The 54-year life of the Mt. Tom power station, a coal-fired power plant that was once a major source of energy in the Valley and long a major source of pollution, will reach its end in October, just two months before the Vermont Yankee nuclear power plant near Brattleboro is scheduled to close.
Though campaigns to get the plant shut down have gone on for years as the state logged hundreds, then thousands of violations of the Clean Air Act against it, in the end it wasn’t so much for environmental as for economic reasons—the increasing availability in the region of cheaper natural gas—that the plant’s most recent owner, GFD Suez of France, decided to close it down. (Competition from natural gas was also among the reasons for the plan to shutter Vermont Yankee.)
But increasing reliance on natural gas as older coal-fired and nuclear plants close creates a grim environmental paradox in Massachusetts, where the increasingly well-documented environmental damage caused by fracking—the injection of layers of rock with water and chemicals under high pressure, the process used to extract the gas—has given rise to widespread aversion and exercises in the writing of anti-fracking legislation.
No fracking is taking place in Massachusetts, but the natural gas being offered for sale in and transport through Massachusetts is obtained by fracking elsewhere—a fact that has spawned angry resistance to the expansion of natural gas pipeline systems through the state.
Close to the heart of that resistance—off a back road in Cummington—lives Rosemary Wessell, a graphic artist and homesteader who believes that fracking has gone far enough. Wessell represents a growing number of people in the Valley and beyond who are making a strong bid to be heard as the state defines its energy future. “[The gas people] say, ‘We’re not fracking here,’” she says. “But what’s the difference?”
On a six-acre homestead carved from a forest of ash, poplar and moose maple, Wessell and her partner Wendy Sawyer raise chickens, draw water from a well, keep an organic garden and forage for wild mushrooms, dock, plaintain and other edible plants in their yard and the surrounding woods.
Wessell moved to Western Massachusetts from Brattleboro, where she grew up just outside the Vermont Yankee nuclear power plant’s five-mile “Danger” line. Later she lived for a few years in Westfield, where, she says, “We would hear the gas pipes rattle. Sometimes it sounded like an explosion, and we would all come out and check: ‘Is everyone OK?’ One of the reasons I settled in Cummington was that I didn’t want to have to worry about big industrial energy projects, and now there’s this pipeline.”
The pipeline is the line proposed by Tennessee Gas Pipeline Co. and its parent company, Kinder Morgan, to carry fracked gas from New York State through the Berkshires and Western Massachusetts to Dracut, near Boston. Wessell and Sawyer are the founders of No Fracked Gas in Massachusetts, and their website and Facebook page have become rallying platforms for local landowners unwilling to let their land be surveyed by Tennessee Gas, towns writing resolutions to keep the pipeline out, even activists from other states.
“We have people from Pennsylvania that have joined the group,” said Wessell, adding that some of them “have had to have water trucked in” because of damage to local water supplies caused by fracking.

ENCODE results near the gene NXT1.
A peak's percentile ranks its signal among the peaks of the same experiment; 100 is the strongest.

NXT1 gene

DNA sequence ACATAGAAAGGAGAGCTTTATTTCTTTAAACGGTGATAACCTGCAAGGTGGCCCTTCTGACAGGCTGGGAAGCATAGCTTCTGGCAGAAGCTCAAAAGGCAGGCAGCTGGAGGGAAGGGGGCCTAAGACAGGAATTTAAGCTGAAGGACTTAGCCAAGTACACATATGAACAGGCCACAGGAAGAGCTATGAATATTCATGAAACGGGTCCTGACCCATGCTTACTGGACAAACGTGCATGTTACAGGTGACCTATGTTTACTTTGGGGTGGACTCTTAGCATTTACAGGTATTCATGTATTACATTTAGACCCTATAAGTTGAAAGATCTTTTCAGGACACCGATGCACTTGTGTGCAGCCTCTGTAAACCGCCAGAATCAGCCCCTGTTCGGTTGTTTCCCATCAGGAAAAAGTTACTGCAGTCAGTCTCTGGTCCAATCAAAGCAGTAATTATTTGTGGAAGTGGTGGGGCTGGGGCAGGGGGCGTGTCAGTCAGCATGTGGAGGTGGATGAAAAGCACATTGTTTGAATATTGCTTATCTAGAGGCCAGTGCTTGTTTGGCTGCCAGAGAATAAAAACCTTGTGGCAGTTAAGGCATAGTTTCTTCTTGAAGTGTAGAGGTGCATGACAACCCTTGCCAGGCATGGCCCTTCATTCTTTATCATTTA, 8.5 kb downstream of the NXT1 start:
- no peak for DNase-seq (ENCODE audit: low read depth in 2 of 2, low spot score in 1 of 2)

The movement to expand natural gas use and transport in Massachusetts, encouraged by a call for more energy from the six New England governors early this year, not only trades the old environmental hazards of coal-fired plants like the Filthy Five for new environmental hazards, but is unnecessary, says Wessell. She cites a study by ISO New England, manager of the regional electric grid, showing that a net 700 megawatts of power will be lost when Vermont Yankee and all the oil- and coal-fired plants in Massachusetts have been shut down, and points out that that amount would more than be made up for by the 1,600 megawatts of solar power and 2,000 megawatts of wind power Gov. Deval Patrick has called for by 2020.
The paradox of reliance on gas obtained by environmentally risky methods, then, is not only ugly, says Wessell; “It’s a false paradox as well.”
The Mt. Tom plant, long notorious as one of the “Filthy Five”—the five dirtiest electric generating stations in the state—won’t be mourned by those living under the beautiful mountain in the Holyoke Range, where the light on the plant’s very visible tower blinks sleepily at night to warn away low-flying aircraft. Some of its neighbors have been plagued for decades by asthma and other health problems aggravated by hydrochloric acid, mercury and other pollutants that spewed from the plant in volumes totally nearly half a million pounds a year under previous owners (the plant has been a GDF Suez property since 2008).
It’s certainly the case that the closure of the Mt. Tom plant will not create a need for a large energy source to replace its contribution to the regional grid. Between 2009 and 2012 the plant, which was designed to power 120,000 homes, had its hours in operation cut by more than 80 percent. “The plant has not been operating very much, and so its coming off line shouldn’t have any significant effect on the grid,” James McCaffrey of Beyond Coal Massachusetts told the Advocate. GDF Suez has announced that it will consider turning the plant into a source of solar electricity, an idea broached as early as 2010 by the local environmentalist coalition Action for a Healthy Holyoke.
A solar-powered electric plant on the site of the Mt. Tom power station would give a significant boost to Massachusetts’ alternative energy future. The state now has 464 megwatts of solar electric capacity, 237 megawatts of which were installed in 2013 alone. “We’re not saying ‘No gas,’” says Wessell, “just don’t add more to the picture now. We’re standing at the threshold of a green energy economy.”•